“Time passes. Memory fades, memory adjusts, memory conforms to what we think we remember.”
“Grief, when it comes, is nothing like we expect it to be,” Joan Didion (b. December 5, 1934) wrote in her remarkable memoir of the year following her husband’s death after forty years of marriage. John Dunne died suddenly of a heart attack on December 30, 2003, as the couple’s only child, their daughter Quintana, lay comatose in a hospital ICU with complications from pneumonia. On October 4, 2004, Didion began writing her memoir and spent 88 days on the manuscript, completing it on New Year’s Eve. Midway through the author’s book tour and shortly before she received the National Book Award, Quintana died. She was thirty-nine.
It takes a rare person to retain the capacity — the desire — to be wise, let alone wry, in the face of such tragedy. And yet that is what Didion did in embarking on a second memoir, the spectacular Blue Nights (public library | IndieBound), rising above the uncommonly cruel cards life had dealt her to write with exceptional candor and grace about grieving her daughter, mourning her mistakes as a parent, and confronting her own mortality.
Few things could elevate Didion’s already exalted art of bearing witness to life and death. But one cold November night not too long ago, as I sat on a heavy wooden chair at St. John the Divine — the iconic New York cathedral where Quintana had spoken her wedding vows eleven years earlier — and awaited Vanessa Redgrave’s performance of Blue Nights to the accompaniment of legendary jazz trumpeter Jimmy Owens, I knew something unrepeatable was about to take place, something transformational and transcendent.
Redgrave and Didion have more than their decades-long friendship in common. Four years after Quintana’s death, the great English actor lost her own daughter Natasha, a childhood friend of Quintana’s, to brain injury after a skiing accident. Two years earlier, Redgrave had played Didion in a Broadway adaptation of The Year of Magical Thinking. But the grimly uncanny parallel of maternal loss brought a far deeper dimension of mutuality to Redgrave’s performance of Blue Nights. As her graceful, coolly expressive voice spills from the altar into the nave and echoes, godlike, across the cathedral, one can’t help feeling — at least I couldn’t help feeling — a brush at once chilling and beautiful with the unanswerable questions that line the vaulted ceiling between life and death.
Memory fades, memory adjusts, memory conforms to what we think we remember.
In the introduction to Blue Nights, Didion explains the book’s title:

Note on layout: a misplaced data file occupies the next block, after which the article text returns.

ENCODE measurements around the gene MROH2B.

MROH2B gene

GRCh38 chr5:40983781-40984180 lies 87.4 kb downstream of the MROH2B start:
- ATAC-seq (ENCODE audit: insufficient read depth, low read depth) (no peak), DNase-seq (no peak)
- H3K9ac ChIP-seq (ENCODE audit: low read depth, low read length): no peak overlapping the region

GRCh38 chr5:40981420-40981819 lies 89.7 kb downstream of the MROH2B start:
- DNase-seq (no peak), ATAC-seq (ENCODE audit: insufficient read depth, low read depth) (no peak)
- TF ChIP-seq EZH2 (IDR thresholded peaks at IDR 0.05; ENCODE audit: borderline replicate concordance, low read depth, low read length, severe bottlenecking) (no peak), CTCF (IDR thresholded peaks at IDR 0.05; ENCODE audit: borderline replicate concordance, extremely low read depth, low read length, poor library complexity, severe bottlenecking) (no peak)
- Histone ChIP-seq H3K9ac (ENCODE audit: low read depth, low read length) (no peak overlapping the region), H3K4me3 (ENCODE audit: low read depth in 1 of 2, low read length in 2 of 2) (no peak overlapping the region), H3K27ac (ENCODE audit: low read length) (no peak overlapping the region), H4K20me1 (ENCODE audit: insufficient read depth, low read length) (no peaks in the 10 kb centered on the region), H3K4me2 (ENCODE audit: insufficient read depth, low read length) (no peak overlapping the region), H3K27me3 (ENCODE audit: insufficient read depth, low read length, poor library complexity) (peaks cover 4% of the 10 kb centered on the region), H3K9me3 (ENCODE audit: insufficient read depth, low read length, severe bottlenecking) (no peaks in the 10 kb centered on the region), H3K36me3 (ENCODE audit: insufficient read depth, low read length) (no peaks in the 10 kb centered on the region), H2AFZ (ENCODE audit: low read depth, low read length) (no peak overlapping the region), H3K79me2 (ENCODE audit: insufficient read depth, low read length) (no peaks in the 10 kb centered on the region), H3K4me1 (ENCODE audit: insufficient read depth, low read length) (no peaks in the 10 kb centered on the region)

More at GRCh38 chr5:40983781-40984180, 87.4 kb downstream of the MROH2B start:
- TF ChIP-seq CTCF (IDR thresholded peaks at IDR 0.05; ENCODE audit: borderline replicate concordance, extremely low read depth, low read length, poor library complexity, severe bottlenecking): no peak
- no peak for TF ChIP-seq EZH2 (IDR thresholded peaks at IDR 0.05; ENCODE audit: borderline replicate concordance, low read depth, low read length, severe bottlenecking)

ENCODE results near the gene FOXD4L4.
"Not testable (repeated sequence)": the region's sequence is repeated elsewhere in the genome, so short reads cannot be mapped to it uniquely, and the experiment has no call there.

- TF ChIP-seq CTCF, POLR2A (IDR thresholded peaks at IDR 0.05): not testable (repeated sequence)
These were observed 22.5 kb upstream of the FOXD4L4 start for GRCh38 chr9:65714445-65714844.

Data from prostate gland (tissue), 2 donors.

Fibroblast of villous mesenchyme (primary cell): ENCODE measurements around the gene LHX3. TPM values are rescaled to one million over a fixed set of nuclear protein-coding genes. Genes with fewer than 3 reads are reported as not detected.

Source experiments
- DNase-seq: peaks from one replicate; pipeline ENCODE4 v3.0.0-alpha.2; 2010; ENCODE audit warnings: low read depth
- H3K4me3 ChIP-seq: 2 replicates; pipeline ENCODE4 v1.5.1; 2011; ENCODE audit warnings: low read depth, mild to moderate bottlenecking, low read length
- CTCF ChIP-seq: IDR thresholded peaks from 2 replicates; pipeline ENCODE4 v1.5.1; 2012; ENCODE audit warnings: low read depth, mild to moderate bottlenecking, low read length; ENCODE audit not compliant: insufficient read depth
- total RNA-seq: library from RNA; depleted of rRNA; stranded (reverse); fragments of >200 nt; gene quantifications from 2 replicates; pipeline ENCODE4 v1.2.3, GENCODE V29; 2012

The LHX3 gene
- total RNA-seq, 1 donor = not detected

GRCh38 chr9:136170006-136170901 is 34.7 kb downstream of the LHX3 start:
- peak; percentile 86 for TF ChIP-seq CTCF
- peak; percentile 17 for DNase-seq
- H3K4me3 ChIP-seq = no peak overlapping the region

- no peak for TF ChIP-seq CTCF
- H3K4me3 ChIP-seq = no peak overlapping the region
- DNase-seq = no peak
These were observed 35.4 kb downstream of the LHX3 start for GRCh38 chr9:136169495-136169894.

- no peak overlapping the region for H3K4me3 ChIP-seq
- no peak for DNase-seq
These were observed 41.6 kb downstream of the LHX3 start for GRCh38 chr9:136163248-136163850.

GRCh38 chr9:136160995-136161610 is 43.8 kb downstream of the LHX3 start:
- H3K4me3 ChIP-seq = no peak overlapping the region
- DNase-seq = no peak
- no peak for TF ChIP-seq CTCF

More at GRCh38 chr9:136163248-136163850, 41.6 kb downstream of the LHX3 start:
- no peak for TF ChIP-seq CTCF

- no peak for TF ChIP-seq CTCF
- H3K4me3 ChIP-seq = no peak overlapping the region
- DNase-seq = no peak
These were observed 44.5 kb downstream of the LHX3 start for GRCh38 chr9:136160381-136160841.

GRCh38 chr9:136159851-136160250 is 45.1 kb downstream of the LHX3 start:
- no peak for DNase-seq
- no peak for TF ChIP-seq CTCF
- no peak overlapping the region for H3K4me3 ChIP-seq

In certain latitudes there comes a span of time approaching and following the summer solstice, some weeks in all, when the twilights turn long and blue. This period of the blue nights does not occur in subtropical California, where I lived for much of the time I will be talking about here and where the end of daylight is fast and lost in the blaze of the dropping sun, but it does occur in New York, where I now live. You notice it first as April ends and May begins, a change in the season, not exactly a warming — in fact not at all a warming — yet suddenly summer seems near, a possibility, even a promise. You pass a window, you walk to Central Park, you find yourself swimming in the color blue: the actual light is blue, and over the course of an hour or so this blue deepens, becomes more intense even as it darkens and fades, approximates finally the blue of the glass on a clear day at Chartres, or that of the Cerenkov radiation thrown off by the fuel rods in the pools of nuclear reactors. The French called this time of day “l’heure bleue.” To the English it was “the gloaming.” The very word “gloaming” reverberates, echoes — the gloaming, the glimmer, the glitter, the glisten, the glamour — carrying in its consonants the images of houses shuttering, gardens darkening, grass-lined rivers slipping through the shadows. During the blue nights you think the end of day will never come. As the blue nights draw to a close (and they will, and they do) you experience an actual chill, an apprehension of illness, at the moment you first notice: the blue light is going, the days are already shortening, the summer is gone. This book is called “Blue Nights” because at the time I began it I found my mind turning increasingly to illness, to the end of promise, the dwindling of the days, the inevitability of the fading, the dying of the brightness. Blue nights are the opposite of the dying of the brightness, but they are also its warning.